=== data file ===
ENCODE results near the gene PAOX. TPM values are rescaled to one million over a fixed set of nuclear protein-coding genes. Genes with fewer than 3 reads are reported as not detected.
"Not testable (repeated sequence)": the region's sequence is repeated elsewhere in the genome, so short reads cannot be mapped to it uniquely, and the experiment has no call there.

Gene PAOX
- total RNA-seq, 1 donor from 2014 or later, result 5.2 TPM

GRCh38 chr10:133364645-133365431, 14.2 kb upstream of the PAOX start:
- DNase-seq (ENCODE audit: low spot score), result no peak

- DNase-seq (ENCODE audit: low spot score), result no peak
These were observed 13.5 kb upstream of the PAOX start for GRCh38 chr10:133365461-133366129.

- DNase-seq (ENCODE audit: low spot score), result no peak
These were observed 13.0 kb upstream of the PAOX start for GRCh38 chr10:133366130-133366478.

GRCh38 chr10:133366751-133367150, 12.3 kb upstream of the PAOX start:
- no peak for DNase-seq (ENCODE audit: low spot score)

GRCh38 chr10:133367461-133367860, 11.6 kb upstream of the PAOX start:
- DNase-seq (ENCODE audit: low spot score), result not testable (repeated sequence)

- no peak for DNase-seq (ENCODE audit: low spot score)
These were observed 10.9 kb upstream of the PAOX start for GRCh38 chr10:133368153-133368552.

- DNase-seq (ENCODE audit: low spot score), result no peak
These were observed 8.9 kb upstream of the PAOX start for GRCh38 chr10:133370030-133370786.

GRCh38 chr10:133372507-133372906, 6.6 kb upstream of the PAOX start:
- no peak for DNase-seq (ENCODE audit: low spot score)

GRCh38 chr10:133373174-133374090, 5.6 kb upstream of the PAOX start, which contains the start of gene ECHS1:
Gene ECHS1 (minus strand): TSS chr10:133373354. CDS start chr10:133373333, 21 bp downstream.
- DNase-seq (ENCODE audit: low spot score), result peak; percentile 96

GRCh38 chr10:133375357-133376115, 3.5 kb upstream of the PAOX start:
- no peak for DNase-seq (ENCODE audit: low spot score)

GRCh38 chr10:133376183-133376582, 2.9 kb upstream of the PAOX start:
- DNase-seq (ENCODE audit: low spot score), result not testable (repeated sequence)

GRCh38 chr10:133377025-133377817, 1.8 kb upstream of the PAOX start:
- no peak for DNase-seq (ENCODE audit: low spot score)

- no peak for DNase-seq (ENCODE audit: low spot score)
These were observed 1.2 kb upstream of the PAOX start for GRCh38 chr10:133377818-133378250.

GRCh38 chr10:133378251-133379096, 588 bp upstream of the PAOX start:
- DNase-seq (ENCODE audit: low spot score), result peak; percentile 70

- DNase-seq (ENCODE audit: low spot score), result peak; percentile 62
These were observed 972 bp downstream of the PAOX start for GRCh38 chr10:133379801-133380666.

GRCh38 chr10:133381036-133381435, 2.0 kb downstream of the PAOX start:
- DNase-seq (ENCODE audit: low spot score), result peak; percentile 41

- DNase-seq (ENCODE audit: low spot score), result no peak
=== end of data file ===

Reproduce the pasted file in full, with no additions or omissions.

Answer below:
ENCODE results near the gene PAOX. TPM values are rescaled to one million over a fixed set of nuclear protein-coding genes. Genes with fewer than 3 reads are reported as not detected.
"Not testable (repeated sequence)": the region's sequence is repeated elsewhere in the genome, so short reads cannot be mapped to it uniquely, and the experiment has no call there.

Gene PAOX
- total RNA-seq, 1 donor from 2014 or later, result 5.2 TPM

GRCh38 chr10:133364645-133365431, 14.2 kb upstream of the PAOX start:
- DNase-seq (ENCODE audit: low spot score), result no peak

- DNase-seq (ENCODE audit: low spot score), result no peak
These were observed 13.5 kb upstream of the PAOX start for GRCh38 chr10:133365461-133366129.

- DNase-seq (ENCODE audit: low spot score), result no peak
These were observed 13.0 kb upstream of the PAOX start for GRCh38 chr10:133366130-133366478.

GRCh38 chr10:133366751-133367150, 12.3 kb upstream of the PAOX start:
- no peak for DNase-seq (ENCODE audit: low spot score)

GRCh38 chr10:133367461-133367860, 11.6 kb upstream of the PAOX start:
- DNase-seq (ENCODE audit: low spot score), result not testable (repeated sequence)

- no peak for DNase-seq (ENCODE audit: low spot score)
These were observed 10.9 kb upstream of the PAOX start for GRCh38 chr10:133368153-133368552.

- DNase-seq (ENCODE audit: low spot score), result no peak
These were observed 8.9 kb upstream of the PAOX start for GRCh38 chr10:133370030-133370786.

GRCh38 chr10:133372507-133372906, 6.6 kb upstream of the PAOX start:
- no peak for DNase-seq (ENCODE audit: low spot score)

GRCh38 chr10:133373174-133374090, 5.6 kb upstream of the PAOX start, which contains the start of gene ECHS1:
Gene ECHS1 (minus strand): TSS chr10:133373354. CDS start chr10:133373333, 21 bp downstream.
- DNase-seq (ENCODE audit: low spot score), result peak; percentile 96

GRCh38 chr10:133375357-133376115, 3.5 kb upstream of the PAOX start:
- no peak for DNase-seq (ENCODE audit: low spot score)

GRCh38 chr10:133376183-133376582, 2.9 kb upstream of the PAOX start:
- DNase-seq (ENCODE audit: low spot score), result not testable (repeated sequence)

GRCh38 chr10:133377025-133377817, 1.8 kb upstream of the PAOX start:
- no peak for DNase-seq (ENCODE audit: low spot score)

- no peak for DNase-seq (ENCODE audit: low spot score)
These were observed 1.2 kb upstream of the PAOX start for GRCh38 chr10:133377818-133378250.

GRCh38 chr10:133378251-133379096, 588 bp upstream of the PAOX start:
- DNase-seq (ENCODE audit: low spot score), result peak; percentile 70

- DNase-seq (ENCODE audit: low spot score), result peak; percentile 62
These were observed 972 bp downstream of the PAOX start for GRCh38 chr10:133379801-133380666.

GRCh38 chr10:133381036-133381435, 2.0 kb downstream of the PAOX start:
- DNase-seq (ENCODE audit: low spot score), result peak; percentile 41

- DNase-seq (ENCODE audit: low spot score), result no peak